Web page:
A note from Big Nugget:
I am grateful to share a contributing post from my friend Jessica. Our paths crossed thanks to Instagram a couple of years ago (possibly more). I have learned so much from the bits and pieces of her life she gracefully shares.
To find her on Instagram, click here. I highly recommend investing some time into her feed. She not only lives a refreshingly unique life, but radiates love, positivity, and honesty through her pictures and words.
Thank you Jess, for your knowledge, love, and support!
To learn about the “A friend of the Nuggets” project, click here.
I have been a SAHM now for a decade! I can’t even believe that is possible. I have always strived to help people from as far back as I can remember. I was advised at a young age to not only use my experiences—both negative and positive—to help others and to sympathize with them, but to also be honest, honest about my experiences and how they make me feel. So here is my response to your call for help. Here are my personal top 5 things I’ve learned over the past decade and am still learning to do as a stay-at-home and very-part-time-working mama. In no particular order:
#1 Have less stuff! This is one that I have really only been practicing diligently over the past year or so. We all can do with less things. Kids don’t need all the toys and we don’t need all the clothes (or whatever the thing might be). Less stuff means less stuff to clean up and less clutter and less mess. For a long time I was the “be ok with the mess mom,” but then I realized my mind was way too cluttered, my kids couldn’t focus, and I was always secretly annoyed with the mess even though I said I was “ok” with it. Reading, watching, and listening to people speak about minimalism and intentional living really motivated and encouraged me to find ways to tailor those things to our life and pick and choose things that I could easily implement.
#2 Keep a schedule. There is a delicate balance to all of this. It’s easy to become too rigid in any area like getting to the point where you freak out over one left out toy or one missed nap. Having a schedule really helps keep things predictable. Everyone, including the kids and daddy, know what to expect. Which leads to…
#3 Have short-focused bursts of working within that schedule. When baby naps and big brother doesn’t, then that can be some quality one-on-one time with him, or it could be time he does an independent activity while you do a little work. Kids learning to be independent is a life skill. Quiet time is my sacred time and a must for this SAHM’s sanity!
It’s truly amazing how much can be accomplished in really short periods of time. A veteran SAHM once told me you can accomplish so much in 5 minutes. If you’re overwhelmed with the kitchen mess, set a timer for 5 minutes. After 5 minutes you can be done no matter how far you get. It’s always fun to see what happens when you get to that magic number 5.
Honestly, there are times I write the same sentence 3 times, or forget to save something and start feeling really annoyed with the kids because they keep interrupting me as they need their butt wiped or need help with opening a snack. Things that I shouldn’t be annoyed with them for. Those are the times I stop and realize I’ve got to much going on and I need help. Daddy has to take the kids for a few hours so I can really focus and get stuff done.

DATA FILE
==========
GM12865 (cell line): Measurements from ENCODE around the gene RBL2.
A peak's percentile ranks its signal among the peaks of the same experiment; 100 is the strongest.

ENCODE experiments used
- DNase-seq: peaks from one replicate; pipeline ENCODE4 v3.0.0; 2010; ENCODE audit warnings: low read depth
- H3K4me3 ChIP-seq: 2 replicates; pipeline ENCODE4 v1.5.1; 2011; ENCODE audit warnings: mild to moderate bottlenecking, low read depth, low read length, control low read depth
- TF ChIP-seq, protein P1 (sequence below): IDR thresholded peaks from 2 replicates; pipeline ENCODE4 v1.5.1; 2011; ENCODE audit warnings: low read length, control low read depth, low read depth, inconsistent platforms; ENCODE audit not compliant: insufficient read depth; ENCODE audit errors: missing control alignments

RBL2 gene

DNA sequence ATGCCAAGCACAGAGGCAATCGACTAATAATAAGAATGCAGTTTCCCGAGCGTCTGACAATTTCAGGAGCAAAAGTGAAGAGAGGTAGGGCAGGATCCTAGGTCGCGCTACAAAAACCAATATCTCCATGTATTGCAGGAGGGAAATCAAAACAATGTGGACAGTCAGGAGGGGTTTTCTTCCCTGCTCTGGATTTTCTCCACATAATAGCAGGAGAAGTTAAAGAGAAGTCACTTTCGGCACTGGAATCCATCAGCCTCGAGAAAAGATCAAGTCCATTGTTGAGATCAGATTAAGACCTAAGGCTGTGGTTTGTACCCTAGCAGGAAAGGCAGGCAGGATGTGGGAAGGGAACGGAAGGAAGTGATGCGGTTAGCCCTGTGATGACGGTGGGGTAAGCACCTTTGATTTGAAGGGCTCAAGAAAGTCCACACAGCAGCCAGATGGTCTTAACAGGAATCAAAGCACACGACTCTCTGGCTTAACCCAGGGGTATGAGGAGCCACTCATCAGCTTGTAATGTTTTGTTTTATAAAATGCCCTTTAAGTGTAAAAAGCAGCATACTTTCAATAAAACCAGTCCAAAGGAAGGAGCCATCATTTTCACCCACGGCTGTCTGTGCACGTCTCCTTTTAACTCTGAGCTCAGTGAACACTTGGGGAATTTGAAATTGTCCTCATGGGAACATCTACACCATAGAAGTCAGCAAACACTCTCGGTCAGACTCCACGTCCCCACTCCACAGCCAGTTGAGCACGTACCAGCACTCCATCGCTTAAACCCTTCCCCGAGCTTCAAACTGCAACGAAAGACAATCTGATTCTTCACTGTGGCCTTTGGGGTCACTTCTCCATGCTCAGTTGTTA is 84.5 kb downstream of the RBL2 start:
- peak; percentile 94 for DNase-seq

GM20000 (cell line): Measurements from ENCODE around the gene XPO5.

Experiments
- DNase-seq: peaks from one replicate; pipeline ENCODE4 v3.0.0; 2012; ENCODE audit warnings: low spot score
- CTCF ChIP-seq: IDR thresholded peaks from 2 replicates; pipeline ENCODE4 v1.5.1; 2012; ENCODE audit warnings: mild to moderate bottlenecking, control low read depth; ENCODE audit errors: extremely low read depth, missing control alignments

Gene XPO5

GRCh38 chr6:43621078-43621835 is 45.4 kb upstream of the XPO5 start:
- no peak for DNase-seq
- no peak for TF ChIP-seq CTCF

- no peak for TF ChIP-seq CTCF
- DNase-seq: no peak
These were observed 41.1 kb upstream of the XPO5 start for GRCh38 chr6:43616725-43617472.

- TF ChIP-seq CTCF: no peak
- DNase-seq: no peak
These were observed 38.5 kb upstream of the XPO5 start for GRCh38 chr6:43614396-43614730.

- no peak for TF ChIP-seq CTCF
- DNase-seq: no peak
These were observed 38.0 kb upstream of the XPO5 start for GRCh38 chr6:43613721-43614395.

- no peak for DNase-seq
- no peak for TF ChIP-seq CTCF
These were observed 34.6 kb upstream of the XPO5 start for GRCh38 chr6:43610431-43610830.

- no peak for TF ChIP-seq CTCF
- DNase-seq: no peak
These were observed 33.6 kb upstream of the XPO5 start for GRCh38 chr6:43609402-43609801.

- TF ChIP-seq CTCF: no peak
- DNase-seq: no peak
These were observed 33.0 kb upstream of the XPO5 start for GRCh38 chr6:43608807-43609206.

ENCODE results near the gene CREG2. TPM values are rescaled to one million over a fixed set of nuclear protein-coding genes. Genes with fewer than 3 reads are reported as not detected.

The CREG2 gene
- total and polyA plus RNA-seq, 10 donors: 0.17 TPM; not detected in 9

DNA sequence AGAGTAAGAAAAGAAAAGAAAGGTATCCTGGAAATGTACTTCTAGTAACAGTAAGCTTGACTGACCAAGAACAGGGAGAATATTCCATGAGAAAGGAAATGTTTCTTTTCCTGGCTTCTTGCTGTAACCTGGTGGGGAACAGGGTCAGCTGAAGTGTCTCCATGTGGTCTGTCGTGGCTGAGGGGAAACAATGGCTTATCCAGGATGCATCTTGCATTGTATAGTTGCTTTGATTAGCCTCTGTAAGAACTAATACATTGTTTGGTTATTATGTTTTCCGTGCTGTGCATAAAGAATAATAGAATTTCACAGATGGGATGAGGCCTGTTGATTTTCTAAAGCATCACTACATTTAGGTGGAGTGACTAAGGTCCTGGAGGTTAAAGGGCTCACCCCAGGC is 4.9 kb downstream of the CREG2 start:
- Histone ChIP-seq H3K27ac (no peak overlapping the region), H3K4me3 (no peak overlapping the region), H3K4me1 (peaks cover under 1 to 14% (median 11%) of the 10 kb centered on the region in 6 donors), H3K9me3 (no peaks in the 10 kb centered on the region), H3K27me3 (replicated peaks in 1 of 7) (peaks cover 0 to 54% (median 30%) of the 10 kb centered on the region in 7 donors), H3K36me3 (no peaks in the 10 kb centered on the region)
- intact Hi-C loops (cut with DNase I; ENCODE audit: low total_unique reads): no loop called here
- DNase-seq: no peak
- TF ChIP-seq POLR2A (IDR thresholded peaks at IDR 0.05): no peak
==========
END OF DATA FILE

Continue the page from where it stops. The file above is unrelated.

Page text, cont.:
#4 Balance and communication are key. Be purposeful about how you balance your time. Obviously everyone needs you and everyone’s needs are going to be different, but always remember to make time to spend with daddy, even if it’s staying up a little later to watch a movie or just hang out. He’s going to be the one who’s there when the kids are grown and gone. Continue to nourish that relationship otherwise you run the risk of waking up in 17 years to a nonexistent relationship.
Being purposeful and realistic about the time you spend with your kids is important as well. You are a stay-at-home mom which means you are with these children TWENTY-FOUR SEVEN! You win the argument for who spends the most time with their kids, but how is that time spent? Is it going to the library and reading books together, or is it eyes glued to the tv or iPad. (And no I am not anti-tv or electronics. It’s that balance thing again.) It really goes back to those bursts of focused attention balanced with independent time. It’s ok to check Instagram. **Gasp!** Kids need to learn that working and playing independently is ok.
And lastly #5, which I guess should really be #1, but this is one that even after all these years I’m still working on and would be why I’m up past midnight writing this….take care of yourself. If mama is not well, who will do all the things. I’m not the best example of this, but the following are some of the things I personally try to do. I go grocery shopping alone and sometimes treat myself while I’m at it. I close the bathroom door and lock it. (Yes, sometimes the kids will stick their fingers or even notes under the door, but they survive.) I have at least one mama friend—maybe more—who I can talk to or realistically frantically text or snap telling them about the poop I had to clean up off the floor, or about how I’m going to loose my ever-loving mind, or even to gush about how so and so just wrote the letter “A” for the first time. You know why you have them? Because they care. They get it. And because you will do the same thing for them. You will see each other through those tough days because there will be lots of them.
Taking care of yourself and giving your self lots and lots of grace for all the times you screw up will help get you through to bedtime! We hear it all the time; we are not these perfect little boxes. We are messy, loud, stinky and emotional and that’s ok because we love fiercely and will take on the world for the ones we love.